Acts regularly serves as a resource and an expert source for media in the 8 states where it has communities and for national reporters wanting to learn more about senior living.

“One of the ways we can help the media is by providing who to contact at our organization directly on our website,” Smith says. “If the media cannot find what they are looking for quickly and easily, they will move on to another source.”


All of the communication experts recommend providing a mechanism for outsiders, including the media, to contact the communications department and the leadership team. Parker uses a contact us form on its website.

Eilts recommends incorporating into the website a way to easily access the designated media person and creating a “dark page” for the main message during a crisis.

Williamsburg Landing and Acts have both created dark pages on their websites, where the companies can place emergency information if needed. Neither has needed to use it yet.

Parker embraces social media and uses Facebook, Twitter, Google+, LinkedIn, Pinterest, YouTube and Instagram. Marder manages all of the sites. The community also has an active blog. Williamsburg Landing also has an active blog, which is the responsibility of the senior director of community relations.

Acts and Williamsburg Landing have guidelines for employees using social media, with the type of things that are and are not appropriate. They use primarily Facebook and Twitter.

“Social media has become the primary platform to get information and updates out on events that occur in a community,” Smith says. “Social media helps us to communicate faster and directly with our audience, which is especially important in a crisis situation.”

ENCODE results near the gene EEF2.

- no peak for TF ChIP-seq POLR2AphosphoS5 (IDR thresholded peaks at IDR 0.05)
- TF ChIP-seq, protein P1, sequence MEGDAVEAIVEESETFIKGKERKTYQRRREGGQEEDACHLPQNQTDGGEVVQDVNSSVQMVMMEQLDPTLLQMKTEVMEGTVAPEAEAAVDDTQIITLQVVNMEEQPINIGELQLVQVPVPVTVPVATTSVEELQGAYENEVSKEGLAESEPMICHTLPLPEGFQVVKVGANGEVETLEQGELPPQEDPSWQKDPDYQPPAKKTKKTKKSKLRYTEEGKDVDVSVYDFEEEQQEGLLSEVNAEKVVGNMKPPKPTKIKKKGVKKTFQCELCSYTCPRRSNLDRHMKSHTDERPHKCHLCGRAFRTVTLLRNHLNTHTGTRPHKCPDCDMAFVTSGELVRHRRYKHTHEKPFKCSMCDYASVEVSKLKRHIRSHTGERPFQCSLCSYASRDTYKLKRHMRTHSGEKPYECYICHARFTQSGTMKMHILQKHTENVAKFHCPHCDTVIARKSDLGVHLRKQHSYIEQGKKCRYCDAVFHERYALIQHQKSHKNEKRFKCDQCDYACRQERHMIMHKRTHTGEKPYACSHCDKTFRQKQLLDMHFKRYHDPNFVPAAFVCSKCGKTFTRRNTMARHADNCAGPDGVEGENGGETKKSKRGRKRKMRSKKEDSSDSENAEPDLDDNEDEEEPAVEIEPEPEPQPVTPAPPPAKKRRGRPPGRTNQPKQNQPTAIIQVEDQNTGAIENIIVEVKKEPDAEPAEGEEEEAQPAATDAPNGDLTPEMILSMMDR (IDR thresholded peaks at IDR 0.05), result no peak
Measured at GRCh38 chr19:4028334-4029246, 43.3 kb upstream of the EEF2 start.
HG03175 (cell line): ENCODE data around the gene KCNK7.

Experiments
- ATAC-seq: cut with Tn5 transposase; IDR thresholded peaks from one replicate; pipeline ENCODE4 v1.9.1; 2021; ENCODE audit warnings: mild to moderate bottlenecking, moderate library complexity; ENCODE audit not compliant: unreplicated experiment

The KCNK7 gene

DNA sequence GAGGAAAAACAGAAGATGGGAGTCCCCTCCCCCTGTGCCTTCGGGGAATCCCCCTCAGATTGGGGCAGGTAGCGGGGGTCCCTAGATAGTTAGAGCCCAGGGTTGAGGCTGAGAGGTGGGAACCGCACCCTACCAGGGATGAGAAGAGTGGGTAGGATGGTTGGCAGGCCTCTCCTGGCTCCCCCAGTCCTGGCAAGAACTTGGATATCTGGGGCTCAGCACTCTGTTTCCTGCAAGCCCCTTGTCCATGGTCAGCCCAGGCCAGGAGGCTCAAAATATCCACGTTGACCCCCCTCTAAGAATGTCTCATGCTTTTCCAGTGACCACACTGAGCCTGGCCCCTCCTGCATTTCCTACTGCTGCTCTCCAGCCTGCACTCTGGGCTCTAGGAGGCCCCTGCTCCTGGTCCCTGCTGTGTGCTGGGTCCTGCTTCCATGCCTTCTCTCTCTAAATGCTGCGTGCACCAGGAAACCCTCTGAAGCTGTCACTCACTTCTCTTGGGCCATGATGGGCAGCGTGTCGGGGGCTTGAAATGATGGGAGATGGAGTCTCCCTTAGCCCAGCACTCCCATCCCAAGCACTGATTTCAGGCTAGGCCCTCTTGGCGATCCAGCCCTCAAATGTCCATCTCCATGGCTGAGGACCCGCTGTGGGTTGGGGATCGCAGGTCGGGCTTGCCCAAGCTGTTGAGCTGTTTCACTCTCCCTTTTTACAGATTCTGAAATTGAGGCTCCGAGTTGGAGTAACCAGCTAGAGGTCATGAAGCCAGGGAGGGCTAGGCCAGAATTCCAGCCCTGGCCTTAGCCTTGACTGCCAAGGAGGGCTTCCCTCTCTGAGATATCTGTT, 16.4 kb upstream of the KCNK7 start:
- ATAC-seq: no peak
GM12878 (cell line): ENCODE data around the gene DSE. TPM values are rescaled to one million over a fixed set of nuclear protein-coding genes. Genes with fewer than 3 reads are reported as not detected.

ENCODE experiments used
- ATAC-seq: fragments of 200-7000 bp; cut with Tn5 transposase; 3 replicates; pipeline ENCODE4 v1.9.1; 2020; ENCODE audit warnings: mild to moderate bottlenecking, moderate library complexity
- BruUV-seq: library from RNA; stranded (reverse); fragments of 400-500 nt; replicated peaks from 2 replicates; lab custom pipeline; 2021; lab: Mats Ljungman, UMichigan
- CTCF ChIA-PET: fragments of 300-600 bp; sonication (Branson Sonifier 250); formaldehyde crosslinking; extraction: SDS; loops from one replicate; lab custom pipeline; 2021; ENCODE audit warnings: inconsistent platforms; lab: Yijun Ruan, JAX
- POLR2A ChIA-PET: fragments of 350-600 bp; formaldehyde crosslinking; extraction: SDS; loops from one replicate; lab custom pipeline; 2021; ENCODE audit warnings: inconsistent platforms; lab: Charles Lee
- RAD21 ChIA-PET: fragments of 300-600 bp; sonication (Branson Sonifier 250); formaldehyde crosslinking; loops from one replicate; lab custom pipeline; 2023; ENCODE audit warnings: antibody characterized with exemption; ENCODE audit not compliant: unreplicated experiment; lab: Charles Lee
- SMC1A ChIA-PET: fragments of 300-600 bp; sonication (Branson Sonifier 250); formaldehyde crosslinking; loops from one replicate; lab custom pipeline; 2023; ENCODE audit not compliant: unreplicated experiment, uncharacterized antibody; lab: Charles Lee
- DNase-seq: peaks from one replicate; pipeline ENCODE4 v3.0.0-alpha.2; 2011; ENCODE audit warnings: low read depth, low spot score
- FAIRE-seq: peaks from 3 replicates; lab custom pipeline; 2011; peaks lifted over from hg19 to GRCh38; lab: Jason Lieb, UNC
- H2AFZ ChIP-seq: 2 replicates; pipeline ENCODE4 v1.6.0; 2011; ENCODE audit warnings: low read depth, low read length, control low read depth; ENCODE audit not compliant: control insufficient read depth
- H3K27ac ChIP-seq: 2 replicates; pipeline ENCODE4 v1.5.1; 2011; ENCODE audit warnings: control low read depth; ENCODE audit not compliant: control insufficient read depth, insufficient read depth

The website and social media are only the start of an organization’s crisis communication plan. Being prepared before a disaster strikes is key to a good outcome.


“It’s not a matter of if a crisis is going to happen, it’s a matter of when,” Eilts says. “Being prepared is crucial. We will map out with clients a protocol.”

Eilts suggests contacting an agency for help developing a crisis communication plan before any events happen. It gets people thinking about a variety of potential crisis situations.

Depending on the severity, he will help the client issue a statement or do an interview.

Parker has never experienced a need for crisis communications, but it has a policy in place. Marketing handles standard media inquiries, and if a crisis occurs, the call will be escalated to the executive leadership team.

“The communication plan comes down to ‘tell it all, tell it fast and tell the truth,’” Marder says. “The ultimate goal is to protect the integrity and reputation of the company while being absolutely truthful about the crisis.”

Williamsburg Landing has created a four-page critical incident communications plan, defining critical incidents as situations that threaten a disabling injury or the life of a resident, employee or guest, damage to the property or something that could have a negative public relations effect.

“Without a plan, there is too much disorganization throughout the campus,” Kammer says from experience.

A small plane crash-landed on the Williamsburg Landing campus in 2013 and drew a gaggle of media, with reporters calling every phone on campus. The community also has experienced sprinkler pipes bursting and structural deficiencies that required renovations. The crisis plan was in place and offered guidance.

“You cannot be too prepared,” Kammer says.

Kammer recommends having a spokesperson talk to the press rather than a CEO until all of the facts are known, and keeping the media in a controlled setting, such as a conference room, and not letting them roam around on campus. She also teaches employees to never say, “no comment.” Staff members are taught to take the information and let the person calling know Kammer will get back to him or her.

“That’s a red flag,” Kammer says about “no comment.” “It sounds like you are hiding something.”

Eilts reminds people that the media is doing its job by asking questions. Senior living organizations need to be responsive, open, transparent and honest. If there’s a lawsuit, explain the details cannot be released.

“The communications piece can never be overlooked,” Kammer says. “Take charge, be positive.”